In certain preferred embodiments, bone morphogenic proteins useful herein include those in which the amino acid sequences comprise a sequence sharing at least 70% amino acid sequence homology or “similarity”, and preferably 80% homology or similarity with a reference morphogenic protein selected from the foregoing naturally occurring proteins. Preferably, the reference protein is human OP-1, and the reference sequence thereof is the C-terminal seven cysteine domain present in osteogenically active forms of human OP-1, residues 330-431 of SEQ ID NO: 2. Bone morphogenic proteins useful herein accordingly include allelic, phylogenetic counterpart and other variants of the preferred reference sequence, whether naturally-occurring or biosynthetically produced (e.g., including “muteins” or “mutant proteins”), as well as novel members of the general morphogenic family of proteins including those set forth and identified above. Certain particularly preferred morphogenic polypeptides share at least 60% amino acid identity with the preferred reference sequence of human OP-1, still more preferably at least 65% amino acid identity therewith.
In other preferred embodiments, the family of bone morphogenic polypeptides useful in the present invention, and members thereof, are defined by a generic amino acid sequence. For example, Generic Sequence 7 (SEQ ID NO: 4) and Generic Sequence 8 (SEQ ID NO: 5) disclosed below, accommodate the homologies shared among preferred protein family members identified to date, including at least OP-1, OP-2, OP-3, CBMP-2A, CBMP-2B, BMP-3, 60A, DPP, Vgl, BMP-5, BMP-6, Vgr-l, and GDF-1. The amino acid sequences for these proteins are described herein and/or in the art, as summarized above. The generic sequences include both the amino acid identity shared by these sequences in the C-terminal domain, defined by the six and seven cysteine skeletons (Generic Sequences 7 and 8, respectively), as well as alternative residues for the variable positions within the sequence. The generic sequences provide an appropriate cysteine skeleton where inter- or intramolecular disulfide bonds can form, and contain certain critical amino acids likely to influence the tertiary structure of the folded proteins. In addition, the generic sequences allow for an additional cysteine at position 41 (Generic Sequence 7) or position 46 (Generic Sequence 4), thereby encompassing the morphogenically active sequences of OP-2 and OP-3.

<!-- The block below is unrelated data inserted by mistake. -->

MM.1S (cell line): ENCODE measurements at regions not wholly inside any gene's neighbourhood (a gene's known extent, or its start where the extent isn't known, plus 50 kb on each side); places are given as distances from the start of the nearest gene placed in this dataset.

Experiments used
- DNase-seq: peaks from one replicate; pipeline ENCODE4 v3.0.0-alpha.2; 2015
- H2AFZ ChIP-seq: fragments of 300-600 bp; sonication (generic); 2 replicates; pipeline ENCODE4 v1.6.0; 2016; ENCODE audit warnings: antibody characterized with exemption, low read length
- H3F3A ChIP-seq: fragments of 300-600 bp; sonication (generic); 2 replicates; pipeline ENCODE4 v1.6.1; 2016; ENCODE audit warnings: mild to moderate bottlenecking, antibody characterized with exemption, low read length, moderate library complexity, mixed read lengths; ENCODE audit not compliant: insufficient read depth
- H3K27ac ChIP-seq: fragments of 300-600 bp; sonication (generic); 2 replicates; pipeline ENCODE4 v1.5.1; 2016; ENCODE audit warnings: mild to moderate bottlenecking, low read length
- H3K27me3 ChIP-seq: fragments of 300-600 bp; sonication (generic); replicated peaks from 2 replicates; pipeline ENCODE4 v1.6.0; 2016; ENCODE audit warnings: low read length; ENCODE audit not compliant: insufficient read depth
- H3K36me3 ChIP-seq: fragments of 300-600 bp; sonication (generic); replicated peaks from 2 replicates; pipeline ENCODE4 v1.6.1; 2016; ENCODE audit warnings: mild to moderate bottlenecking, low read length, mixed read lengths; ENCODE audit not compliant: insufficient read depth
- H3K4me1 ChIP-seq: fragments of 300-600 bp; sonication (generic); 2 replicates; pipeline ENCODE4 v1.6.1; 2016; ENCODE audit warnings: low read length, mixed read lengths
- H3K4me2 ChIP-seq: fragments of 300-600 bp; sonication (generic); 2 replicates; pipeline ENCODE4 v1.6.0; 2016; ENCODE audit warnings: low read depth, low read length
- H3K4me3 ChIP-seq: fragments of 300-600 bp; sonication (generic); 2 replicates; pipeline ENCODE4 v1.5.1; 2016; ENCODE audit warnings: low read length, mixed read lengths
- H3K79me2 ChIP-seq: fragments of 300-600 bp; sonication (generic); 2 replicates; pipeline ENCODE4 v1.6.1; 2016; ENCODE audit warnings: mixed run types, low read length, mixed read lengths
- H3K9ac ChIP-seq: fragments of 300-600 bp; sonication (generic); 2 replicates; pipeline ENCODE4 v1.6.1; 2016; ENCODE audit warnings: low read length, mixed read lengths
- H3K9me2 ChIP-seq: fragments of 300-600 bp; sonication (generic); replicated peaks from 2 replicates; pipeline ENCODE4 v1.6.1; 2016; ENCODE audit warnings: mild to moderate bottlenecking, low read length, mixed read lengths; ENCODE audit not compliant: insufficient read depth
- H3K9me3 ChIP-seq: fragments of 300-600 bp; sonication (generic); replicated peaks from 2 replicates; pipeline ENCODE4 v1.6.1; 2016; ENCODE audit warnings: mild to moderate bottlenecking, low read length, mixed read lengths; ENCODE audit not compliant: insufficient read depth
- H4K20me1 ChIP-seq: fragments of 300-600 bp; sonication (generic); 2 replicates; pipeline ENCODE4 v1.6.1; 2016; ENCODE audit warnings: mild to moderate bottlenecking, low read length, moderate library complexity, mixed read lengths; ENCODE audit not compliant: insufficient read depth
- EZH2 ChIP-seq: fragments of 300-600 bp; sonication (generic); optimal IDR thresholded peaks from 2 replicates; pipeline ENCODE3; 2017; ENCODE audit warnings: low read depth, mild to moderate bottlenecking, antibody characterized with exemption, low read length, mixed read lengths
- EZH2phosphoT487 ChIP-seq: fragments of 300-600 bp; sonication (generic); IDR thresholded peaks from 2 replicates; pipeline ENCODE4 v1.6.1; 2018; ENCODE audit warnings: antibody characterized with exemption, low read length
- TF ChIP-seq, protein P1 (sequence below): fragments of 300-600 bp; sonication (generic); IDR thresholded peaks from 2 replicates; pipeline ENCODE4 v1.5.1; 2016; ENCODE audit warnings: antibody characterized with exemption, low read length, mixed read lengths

Generic Sequence 7 (SEQ ID NO:4)
Leu Xaa Xaa Xaa Phe Xaa Xaa
Xaa Gly Trp Xaa Xaa Xaa Xaa Xaa Xaa Pro
Xaa Xaa Xaa Xaa Ala Xaa Tyr Cys Xaa Gly
Xaa Cys Xaa Xaa Pro Xaa Xaa Xaa Xaa Xaa
Xaa Xaa Xaa Asn His Ala Xaa Xaa Xaa Xaa
Xaa Xaa Xaa Xaa Xaa Xaa Xaa Xaa Xaa Xaa
Xaa Xaa Xaa Cys Cys Xaa Pro Xaa Xaa Xaa
Xaa Xaa Xaa Xaa Xaa Leu Xaa Xaa Xaa Xaa
Xaa Xaa Xaa Val Xaa Leu Xaa Xaa Xaa Xaa
Xaa Met Xaa Val Xaa Xaa Cys Xaa Cys Xaa